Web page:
A founding partner with previous ownership group, CEO will pursue other interests
By LOUIE KORAC
ST. LOUIS -- Mike McCarthy, one of the remaining pieces from the previous ownership group, announced on Friday that he has decided to step down from his post.
McCarthy, who has been the CEO of St. Louis Blues Enterprises, is a founding partner of the SCP Worldwide group that purchased the Blues and Scottrade Center in June of 2006. McCarthy, a Fairfield, Conn. resident, moved to St. Louis full time in September of 2010 to assume the role of CEO of the Blues. His responsibilities primarily focused on the business side of the Blues, Scottrade Center and the newly reopened Peabody Opera House.
"With the ownership situation resolved here in St. Louis and on very solid footing with Tom Stillman and his group, I feel comfortable now going back home knowing that the organization has transitioned smoothly and professionally," McCarthy said in a statement. "I am now able with a clear conscience to pursue other interests and should have something to announce shortly in that regard.
"St. Louis is an amazing place to work and live, and I’ve especially understood that over the past two full seasons. The Blues, and of course Blues fans, are a major reason why I will always look back on my time here with great fondness. I thank my front office colleagues for making this journey a truly enriching professional experience."
Stillman, who along with 15 other partners purchased the Blues earlier this month, said of McCarthy in a statement: "Mike McCarthy has done an outstanding job managing the business of the Blues, the Scottrade Center, and the Peabody Opera House. He has done so at considerable personal sacrifice, as he has been away from his wife and family for long stretches of time.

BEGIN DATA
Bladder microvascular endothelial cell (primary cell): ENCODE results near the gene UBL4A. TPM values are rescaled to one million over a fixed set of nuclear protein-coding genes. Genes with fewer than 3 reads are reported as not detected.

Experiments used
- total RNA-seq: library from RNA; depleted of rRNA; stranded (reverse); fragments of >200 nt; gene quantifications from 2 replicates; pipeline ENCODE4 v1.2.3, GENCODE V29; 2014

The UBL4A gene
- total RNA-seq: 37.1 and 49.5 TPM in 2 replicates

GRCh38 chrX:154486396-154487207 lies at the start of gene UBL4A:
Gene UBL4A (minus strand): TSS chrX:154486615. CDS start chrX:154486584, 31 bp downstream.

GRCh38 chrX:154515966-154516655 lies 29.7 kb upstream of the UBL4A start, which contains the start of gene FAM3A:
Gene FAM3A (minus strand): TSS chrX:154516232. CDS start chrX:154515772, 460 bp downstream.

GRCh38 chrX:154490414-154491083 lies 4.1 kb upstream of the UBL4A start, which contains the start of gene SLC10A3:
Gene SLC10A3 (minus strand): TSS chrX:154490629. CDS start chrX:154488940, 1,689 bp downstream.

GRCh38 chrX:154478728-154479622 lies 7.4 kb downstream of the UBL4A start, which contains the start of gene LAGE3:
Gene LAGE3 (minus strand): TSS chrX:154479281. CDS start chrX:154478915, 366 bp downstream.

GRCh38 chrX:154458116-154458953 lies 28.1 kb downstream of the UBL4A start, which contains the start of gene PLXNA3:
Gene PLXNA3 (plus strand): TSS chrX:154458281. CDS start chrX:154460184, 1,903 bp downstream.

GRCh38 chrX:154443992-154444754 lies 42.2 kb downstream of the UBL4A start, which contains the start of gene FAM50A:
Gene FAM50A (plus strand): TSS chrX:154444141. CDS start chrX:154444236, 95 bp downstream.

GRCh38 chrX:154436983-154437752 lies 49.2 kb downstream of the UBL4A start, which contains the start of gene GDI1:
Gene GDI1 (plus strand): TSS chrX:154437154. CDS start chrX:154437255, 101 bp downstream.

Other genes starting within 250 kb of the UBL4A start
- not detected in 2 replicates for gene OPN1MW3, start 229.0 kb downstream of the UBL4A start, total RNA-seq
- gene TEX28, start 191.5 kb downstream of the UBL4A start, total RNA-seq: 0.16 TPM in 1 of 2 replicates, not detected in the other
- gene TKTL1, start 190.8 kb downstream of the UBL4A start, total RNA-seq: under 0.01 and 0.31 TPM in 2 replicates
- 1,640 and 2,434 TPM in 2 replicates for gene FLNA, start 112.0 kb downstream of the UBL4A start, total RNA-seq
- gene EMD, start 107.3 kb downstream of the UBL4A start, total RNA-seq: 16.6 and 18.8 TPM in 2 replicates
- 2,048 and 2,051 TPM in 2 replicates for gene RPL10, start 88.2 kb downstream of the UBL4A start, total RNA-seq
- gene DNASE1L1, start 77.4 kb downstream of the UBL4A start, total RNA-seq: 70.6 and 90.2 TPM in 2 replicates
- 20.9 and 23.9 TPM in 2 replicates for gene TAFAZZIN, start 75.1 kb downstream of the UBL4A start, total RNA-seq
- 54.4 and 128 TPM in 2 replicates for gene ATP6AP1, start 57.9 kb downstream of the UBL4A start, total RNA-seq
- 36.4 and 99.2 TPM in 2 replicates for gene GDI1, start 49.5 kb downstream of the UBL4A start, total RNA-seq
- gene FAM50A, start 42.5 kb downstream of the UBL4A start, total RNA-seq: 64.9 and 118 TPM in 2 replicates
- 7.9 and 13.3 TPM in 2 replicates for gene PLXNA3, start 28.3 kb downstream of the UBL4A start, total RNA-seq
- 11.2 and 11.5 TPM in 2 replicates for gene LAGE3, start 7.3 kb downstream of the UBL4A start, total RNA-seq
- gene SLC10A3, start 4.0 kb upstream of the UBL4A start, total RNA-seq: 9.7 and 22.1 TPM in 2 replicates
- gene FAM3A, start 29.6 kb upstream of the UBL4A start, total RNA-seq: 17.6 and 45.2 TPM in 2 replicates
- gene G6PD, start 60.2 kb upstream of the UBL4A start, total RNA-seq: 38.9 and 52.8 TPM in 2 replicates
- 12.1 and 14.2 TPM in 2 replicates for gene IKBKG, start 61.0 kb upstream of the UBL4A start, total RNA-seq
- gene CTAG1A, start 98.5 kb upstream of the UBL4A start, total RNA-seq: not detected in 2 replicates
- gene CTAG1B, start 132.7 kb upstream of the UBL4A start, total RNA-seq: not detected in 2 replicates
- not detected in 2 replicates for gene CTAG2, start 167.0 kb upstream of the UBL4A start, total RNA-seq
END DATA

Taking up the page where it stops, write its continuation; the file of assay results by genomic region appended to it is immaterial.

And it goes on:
"Having guided the business through the closing of the sale transaction, Mike has decided to return home to the New York area to continue his career. I want to thank Mike for his excellent work and his professionalism, and I wish him the very best in the future."
The Blues have not announced a replacement to the position, but if one is given, this will only fuel the persistent rumors of former Blue Brett Hull joining the organization in this capacity.
Also, there have been reports that team president John Davidson could leave his post as well, as early as next week. Davidson, who was brought in by previous owner Dave Checketts, was the architect that brought the Blues from the doldrums of when the franchise was bought in 2006 to its current place in the NHL, who was the second-highest point total (109) this past season.
The 59-year-old Davidson, who recently finished the first year of a four-year contract extension, has a clause that allows him to opt out with ownership change.
While Davidson has given no indication of his desire to leave, there is a realistic possibility he will do so to, as McCarthy has done, pursue other interests.